NewBridge Bancorp in Greensboro, N.C., has begun writing the last chapter of its commendable turnaround story.

But, in agreeing to sell itself for nearly two times tangible book value, the ending would be much different than what some might have envisioned for the $2.8 billion-asset company.

Less than five years ago, NewBridge was struggling financially. It had lost $86 million from 2007 to early 2010 because of credit issues and a large goodwill writedown. Nonperforming assets still made up 4.28% of total assets at the end of 2010.

Management turned to private equity in 2012, raising $56 million to clean up most of its bad credits. NewBridge also became an acquirer, buying a distressed mutual in Wilmington and stringing together small deals in Raleigh and Greensboro as it sought to become the state’s biggest community bank.

Instead, it officially became a seller Tuesday and, provided it is approved, the deal would cement  Yadkin Financial's standing as the largest community bank in North Carolina.

Management’s efforts at cleaning up credit also played a role in Yadkin’s willingness to pay a $456 million price that values NewBridge at 197% of its tangible book value.

“Look at their asset quality and how solid it is,” Scott Custer, the chief executive of Raleigh-based Yadkin, said when asked during a conference call Tuesday to justify the premium, which compares to 178% of tangible book for other recent deals valued above $250 million. Nonperforming assets made up just 0.28% of NewBridge’s total assets at June 30.

“There is almost no [credit] adjustment,” Custer said. “We’re taking on less than 2% [tangible book value] dilution to get 10% earnings accretion. … That’s a deal I’d take almost any day.”

It certainly helped, too, that NewBridge fills a major hole for Yadkin in the middle of North Carolina. “It connects the state completely for us … and it makes us better in key markets we’re already in,” Custer said.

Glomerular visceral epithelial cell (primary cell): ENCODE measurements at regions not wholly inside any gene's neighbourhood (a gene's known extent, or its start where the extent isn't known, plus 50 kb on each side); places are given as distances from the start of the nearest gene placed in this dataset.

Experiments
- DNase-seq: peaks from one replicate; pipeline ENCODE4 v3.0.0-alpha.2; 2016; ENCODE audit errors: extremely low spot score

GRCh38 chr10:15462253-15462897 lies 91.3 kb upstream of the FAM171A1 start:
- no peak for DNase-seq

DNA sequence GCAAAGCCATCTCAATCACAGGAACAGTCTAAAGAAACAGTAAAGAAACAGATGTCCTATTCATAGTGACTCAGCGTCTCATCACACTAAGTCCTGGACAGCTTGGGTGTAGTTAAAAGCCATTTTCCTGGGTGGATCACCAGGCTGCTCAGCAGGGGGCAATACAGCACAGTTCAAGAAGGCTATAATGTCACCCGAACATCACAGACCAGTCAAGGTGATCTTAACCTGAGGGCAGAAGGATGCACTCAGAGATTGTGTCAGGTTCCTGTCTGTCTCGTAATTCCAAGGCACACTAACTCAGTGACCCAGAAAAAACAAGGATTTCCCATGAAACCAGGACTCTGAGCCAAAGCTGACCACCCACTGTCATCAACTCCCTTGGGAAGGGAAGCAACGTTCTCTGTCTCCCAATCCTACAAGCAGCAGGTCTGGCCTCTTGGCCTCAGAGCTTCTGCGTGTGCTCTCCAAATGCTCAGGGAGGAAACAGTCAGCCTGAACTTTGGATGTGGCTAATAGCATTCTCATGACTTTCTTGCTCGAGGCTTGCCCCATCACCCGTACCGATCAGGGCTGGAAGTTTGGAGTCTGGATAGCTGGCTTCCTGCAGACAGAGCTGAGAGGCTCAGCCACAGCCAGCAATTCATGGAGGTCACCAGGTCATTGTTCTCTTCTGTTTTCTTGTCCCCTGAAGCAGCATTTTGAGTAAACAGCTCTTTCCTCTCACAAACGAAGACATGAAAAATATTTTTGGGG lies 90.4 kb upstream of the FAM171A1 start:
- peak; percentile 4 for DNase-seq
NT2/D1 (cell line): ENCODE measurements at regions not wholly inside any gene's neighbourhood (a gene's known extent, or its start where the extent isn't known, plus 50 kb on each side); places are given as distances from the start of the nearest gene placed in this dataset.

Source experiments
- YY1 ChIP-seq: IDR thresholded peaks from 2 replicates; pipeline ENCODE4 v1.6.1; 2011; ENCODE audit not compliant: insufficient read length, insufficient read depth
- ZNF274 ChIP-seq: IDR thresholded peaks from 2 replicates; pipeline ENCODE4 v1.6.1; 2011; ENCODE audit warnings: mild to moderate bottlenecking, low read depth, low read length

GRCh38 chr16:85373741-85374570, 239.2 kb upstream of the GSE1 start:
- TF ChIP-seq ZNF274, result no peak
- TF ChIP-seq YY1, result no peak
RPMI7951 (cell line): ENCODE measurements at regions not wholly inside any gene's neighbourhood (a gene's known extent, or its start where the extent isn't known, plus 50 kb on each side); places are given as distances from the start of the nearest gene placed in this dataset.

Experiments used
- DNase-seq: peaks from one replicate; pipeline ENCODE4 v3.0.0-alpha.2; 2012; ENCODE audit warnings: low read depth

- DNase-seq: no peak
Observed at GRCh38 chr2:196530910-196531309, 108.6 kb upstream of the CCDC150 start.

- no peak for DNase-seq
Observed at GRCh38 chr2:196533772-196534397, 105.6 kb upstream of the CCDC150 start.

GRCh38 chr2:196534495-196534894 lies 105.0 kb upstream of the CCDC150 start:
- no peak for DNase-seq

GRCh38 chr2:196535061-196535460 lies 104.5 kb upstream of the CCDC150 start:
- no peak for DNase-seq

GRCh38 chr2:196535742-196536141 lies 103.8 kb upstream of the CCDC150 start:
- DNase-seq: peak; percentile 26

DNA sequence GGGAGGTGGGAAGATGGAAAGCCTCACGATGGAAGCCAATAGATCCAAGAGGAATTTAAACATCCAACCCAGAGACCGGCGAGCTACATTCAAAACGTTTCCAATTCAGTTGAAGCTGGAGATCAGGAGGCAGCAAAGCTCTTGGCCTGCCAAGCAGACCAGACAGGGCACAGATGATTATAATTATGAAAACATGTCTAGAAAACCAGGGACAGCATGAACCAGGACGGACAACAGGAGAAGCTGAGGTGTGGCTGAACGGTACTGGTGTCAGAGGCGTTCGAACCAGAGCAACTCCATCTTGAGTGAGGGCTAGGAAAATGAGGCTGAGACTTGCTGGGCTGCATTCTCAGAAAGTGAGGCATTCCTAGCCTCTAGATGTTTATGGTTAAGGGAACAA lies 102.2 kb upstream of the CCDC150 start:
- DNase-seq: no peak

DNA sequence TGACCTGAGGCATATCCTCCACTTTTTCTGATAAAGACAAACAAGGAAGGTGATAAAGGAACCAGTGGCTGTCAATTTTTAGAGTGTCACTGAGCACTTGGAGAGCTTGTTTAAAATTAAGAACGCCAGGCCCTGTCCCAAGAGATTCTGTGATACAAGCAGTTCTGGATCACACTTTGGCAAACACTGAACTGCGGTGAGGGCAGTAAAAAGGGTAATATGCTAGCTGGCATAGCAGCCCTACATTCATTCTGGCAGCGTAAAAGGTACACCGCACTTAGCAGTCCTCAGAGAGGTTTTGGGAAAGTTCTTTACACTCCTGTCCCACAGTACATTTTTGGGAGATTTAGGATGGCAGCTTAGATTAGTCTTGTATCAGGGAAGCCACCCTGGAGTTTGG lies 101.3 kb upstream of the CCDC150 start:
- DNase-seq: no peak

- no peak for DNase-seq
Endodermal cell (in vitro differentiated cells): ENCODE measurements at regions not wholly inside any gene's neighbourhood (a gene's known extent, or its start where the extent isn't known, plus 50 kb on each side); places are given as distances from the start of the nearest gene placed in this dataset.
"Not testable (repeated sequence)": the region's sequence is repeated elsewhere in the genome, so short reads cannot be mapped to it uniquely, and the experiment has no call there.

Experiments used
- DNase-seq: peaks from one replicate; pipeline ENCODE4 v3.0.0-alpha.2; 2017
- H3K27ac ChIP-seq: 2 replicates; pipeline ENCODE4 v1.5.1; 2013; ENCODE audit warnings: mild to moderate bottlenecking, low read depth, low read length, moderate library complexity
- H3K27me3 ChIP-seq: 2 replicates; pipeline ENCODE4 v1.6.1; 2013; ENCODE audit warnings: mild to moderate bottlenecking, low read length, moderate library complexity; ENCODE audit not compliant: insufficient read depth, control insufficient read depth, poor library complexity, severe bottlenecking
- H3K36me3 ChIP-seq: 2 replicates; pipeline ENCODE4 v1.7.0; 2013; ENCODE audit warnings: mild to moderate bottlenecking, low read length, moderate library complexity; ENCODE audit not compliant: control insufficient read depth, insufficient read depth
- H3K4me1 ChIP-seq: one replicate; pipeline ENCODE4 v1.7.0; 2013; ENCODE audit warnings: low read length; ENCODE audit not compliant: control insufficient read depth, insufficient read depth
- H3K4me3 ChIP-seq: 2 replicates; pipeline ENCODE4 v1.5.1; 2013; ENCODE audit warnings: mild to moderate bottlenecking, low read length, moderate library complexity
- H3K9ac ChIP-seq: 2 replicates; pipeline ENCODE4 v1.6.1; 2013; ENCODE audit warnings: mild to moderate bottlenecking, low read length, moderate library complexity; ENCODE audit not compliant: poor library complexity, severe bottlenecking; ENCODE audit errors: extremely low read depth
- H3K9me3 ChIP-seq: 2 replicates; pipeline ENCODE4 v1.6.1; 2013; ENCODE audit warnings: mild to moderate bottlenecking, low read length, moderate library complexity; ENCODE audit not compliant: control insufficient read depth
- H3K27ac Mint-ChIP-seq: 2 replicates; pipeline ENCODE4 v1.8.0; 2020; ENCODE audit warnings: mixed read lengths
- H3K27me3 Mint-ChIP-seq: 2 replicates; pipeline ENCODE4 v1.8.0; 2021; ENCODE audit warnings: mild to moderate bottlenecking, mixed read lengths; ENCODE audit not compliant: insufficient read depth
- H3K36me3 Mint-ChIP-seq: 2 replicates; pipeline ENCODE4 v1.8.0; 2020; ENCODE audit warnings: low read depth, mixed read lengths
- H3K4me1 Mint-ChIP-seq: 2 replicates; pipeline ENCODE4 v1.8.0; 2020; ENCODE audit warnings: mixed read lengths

“For a long time, a lot of us looked at ways to create a super-community bank in North Carolina,” Pressley Ridgill, NewBridge’s chief executive, said in brief comments during the conference call. “This one truly makes the most sense from both sides.”

Ridgill was coy when asked about NewBridge’s decision-making process. “I’ve received a lot of calls through the years” from interested buyers, he said, while declining to specifically address the events that led to talks with Yadkin.

Private equity has big stakes in NewBridge and Yadkin, along with many other banks in North Carolina. Basswood Capital and Endicott Management are among NewBridge’s shareholders, while Yadkin lists Lightyear Capital and Stone Point Capital as its biggest investors.

Custer, meanwhile, was asked about his future plans as Yadkin is poised to become a $7 billion-asset company. While he admitted that Yadkin would “pretty quickly” hit $8 billion in assets just from organic growth, Custer said there are no immediate plans to cross over the $10 billion threshold, where banks are required to perform stress tests and are subject to caps on interchange fees.

“Right now we’re focused on this deal,” Custer said, though he admitted that it would make more sense to cross $10 billion in assets with a meaningful acquisition rather than organic growth. “That’s not a number we plan to test right now.”

While he did not discuss the possibility of eventually selling, Custer said in his opening remarks that “the franchise value that comes with the back end of this is exceptional.”

There are no immediate plans to upgrade systems, either.

“Between the two companies, we’ve largely got what we need in terms of the level of compliance and risk management support for the company,” Custer said. “We already have a robust enterprise-risk-management framework today. … For today and the foreseeable future, we’ve got what we need.”

Custer also addressed Yadkin’s decision to pay its shareholders a special dividend of 50 cents a share prior to the deal’s expected second-quarter completion.

“That’s something we’ve been discussing around the board table for some time,” Custer said. “Our earnings have been solid. … We felt like in the context of the transaction that it made sense to go ahead and return some capital to our shareholders.”

Custer also expressed optimism that, in terms of regulatory approval, “this thing can travel through a normal process.”

Finally, Ridgill said he was confident the company could retain NewBridge’s top-performing loan officers. “This is something we want to stay focused on … but our producers will be able to thrive in this environment,” he said.

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